As more governmental bodies add incentives for green building, such as tax breaks, expedited permitting, grants, and marketing assistance, the stakes for green engineers grow higher. Installing a plumbing system that does not meet LEED’s certification requirements will not only bring costs in retrofitting the noncompliant system, but also losses in tax incentives, grants, and economic losses connected to delay in achieving the desired certification. Design profes-sionals are now faced with lawsuits claiming enormous damages as a result of the refusal of the sought-after LEED certification.

There are several steps you can take to protect yourself and your business from major litigation based on green building claims.


You can now insure against green building claims with a new insurance policy. For example, Argo Insurance Brokers, Inc., a regional insurance broker, offers the first green professional liability policy for engineers and other design professionals doing work for green building projects. The policy covers design services “provided as an accredited/certified professional in the areas of sustainable site development, water savings, energy efficiency, materials and resource selection, indoor environmental quality, and computer aided drafting and design services.”

Argo also offers Green Reputation Coverage, which could reimburse you for your costs of defending against “adverse green claims,” which are lawsuits alleging that you failed to comply with green building standards, and “adverse green publicity events,” which are negative reports in the media regarding the green project. However, the policy does not appear to offer coverage specifically for a project that fails to achieve the required LEED certification.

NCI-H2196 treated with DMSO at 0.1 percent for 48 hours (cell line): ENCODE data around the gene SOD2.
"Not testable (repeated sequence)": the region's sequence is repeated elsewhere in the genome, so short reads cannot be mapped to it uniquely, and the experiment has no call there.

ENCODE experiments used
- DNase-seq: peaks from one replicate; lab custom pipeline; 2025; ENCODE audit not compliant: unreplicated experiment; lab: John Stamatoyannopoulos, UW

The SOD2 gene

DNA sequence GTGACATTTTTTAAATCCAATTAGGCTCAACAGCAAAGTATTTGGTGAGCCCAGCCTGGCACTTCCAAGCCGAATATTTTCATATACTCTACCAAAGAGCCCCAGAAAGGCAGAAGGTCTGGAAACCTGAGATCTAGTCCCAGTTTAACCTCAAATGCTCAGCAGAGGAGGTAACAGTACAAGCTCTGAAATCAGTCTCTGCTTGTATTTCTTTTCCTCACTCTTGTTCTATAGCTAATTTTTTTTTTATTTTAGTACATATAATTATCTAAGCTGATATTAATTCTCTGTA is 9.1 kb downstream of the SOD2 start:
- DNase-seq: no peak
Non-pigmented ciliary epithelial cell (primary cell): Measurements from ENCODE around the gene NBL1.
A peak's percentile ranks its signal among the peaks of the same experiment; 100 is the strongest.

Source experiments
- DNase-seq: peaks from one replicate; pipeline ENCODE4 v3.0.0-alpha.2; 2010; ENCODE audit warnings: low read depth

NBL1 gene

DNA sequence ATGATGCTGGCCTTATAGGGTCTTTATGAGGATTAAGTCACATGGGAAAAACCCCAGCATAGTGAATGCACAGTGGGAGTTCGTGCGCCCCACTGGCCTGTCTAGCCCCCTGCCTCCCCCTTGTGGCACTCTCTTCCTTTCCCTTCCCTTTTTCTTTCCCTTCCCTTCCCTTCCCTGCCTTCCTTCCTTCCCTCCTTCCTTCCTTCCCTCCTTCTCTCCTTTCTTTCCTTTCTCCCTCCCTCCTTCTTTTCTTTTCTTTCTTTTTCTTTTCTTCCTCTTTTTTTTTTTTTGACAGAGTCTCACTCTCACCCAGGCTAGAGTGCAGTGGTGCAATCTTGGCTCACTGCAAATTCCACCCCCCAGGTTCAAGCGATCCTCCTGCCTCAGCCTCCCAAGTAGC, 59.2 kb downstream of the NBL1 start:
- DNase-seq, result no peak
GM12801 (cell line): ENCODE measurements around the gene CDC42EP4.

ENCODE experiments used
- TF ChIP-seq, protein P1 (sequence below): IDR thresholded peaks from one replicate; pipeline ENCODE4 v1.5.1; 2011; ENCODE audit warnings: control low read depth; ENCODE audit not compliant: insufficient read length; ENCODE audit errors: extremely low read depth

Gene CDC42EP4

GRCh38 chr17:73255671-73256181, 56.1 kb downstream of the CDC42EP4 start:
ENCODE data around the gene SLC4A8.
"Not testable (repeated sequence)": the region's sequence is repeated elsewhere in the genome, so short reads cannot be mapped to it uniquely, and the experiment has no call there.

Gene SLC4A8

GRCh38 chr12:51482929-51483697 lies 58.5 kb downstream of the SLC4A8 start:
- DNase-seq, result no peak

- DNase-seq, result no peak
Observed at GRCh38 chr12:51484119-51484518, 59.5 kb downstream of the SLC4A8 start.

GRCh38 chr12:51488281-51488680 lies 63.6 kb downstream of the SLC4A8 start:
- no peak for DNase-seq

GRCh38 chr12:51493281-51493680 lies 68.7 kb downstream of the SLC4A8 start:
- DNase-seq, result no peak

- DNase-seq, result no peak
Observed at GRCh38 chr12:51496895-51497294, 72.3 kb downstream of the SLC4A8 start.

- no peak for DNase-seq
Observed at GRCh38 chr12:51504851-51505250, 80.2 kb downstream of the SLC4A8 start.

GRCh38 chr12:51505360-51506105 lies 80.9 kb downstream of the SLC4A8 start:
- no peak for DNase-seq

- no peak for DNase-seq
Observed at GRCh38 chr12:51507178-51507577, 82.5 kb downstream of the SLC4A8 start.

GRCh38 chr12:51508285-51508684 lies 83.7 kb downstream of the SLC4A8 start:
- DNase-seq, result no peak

Other insurance carriers are also covering green building liability with broader property and environmental endorsements that can be added to your liability insurance policy. For example, you could obtain an endorsement that includes liability for underground pipes and cisterns used to capture water runoff, which is ordinarily excluded from liability policies. These kinds of policies could pro-tect you against the building damage that green building techniques may cause, but would not protect you against damages stemming from a failure to achieve the correct certification for a project.

If you purchase a green insurance policy or endorsement, it could cover warran-ties and guarantees you make in design agreements. However, it is not yet clear how courts will interpret these new types of policies and endorsements. Con-sider the costs carefully when picking a green policy or endorsement.

Don’t Make any Promises

While an insurance policy can protect you after a green building client files suit against you, there are many steps you can take to prevent litigation from the beginning of a project.

The best rule to follow during design agreement negotiations is to limit, as much as possible, the promises you make. This starts with managing expectations from the beginning of negotiations, meaning that you may have to budget in some extra time so that you can address all of the green building aspects of a project. As you begin conversations with owners, contractors, and consultants, keep in mind that you need to develop reasonable expectations about what you can achieve. Remember the many factors that are out of your control, particularly if you are retrofitting an older building.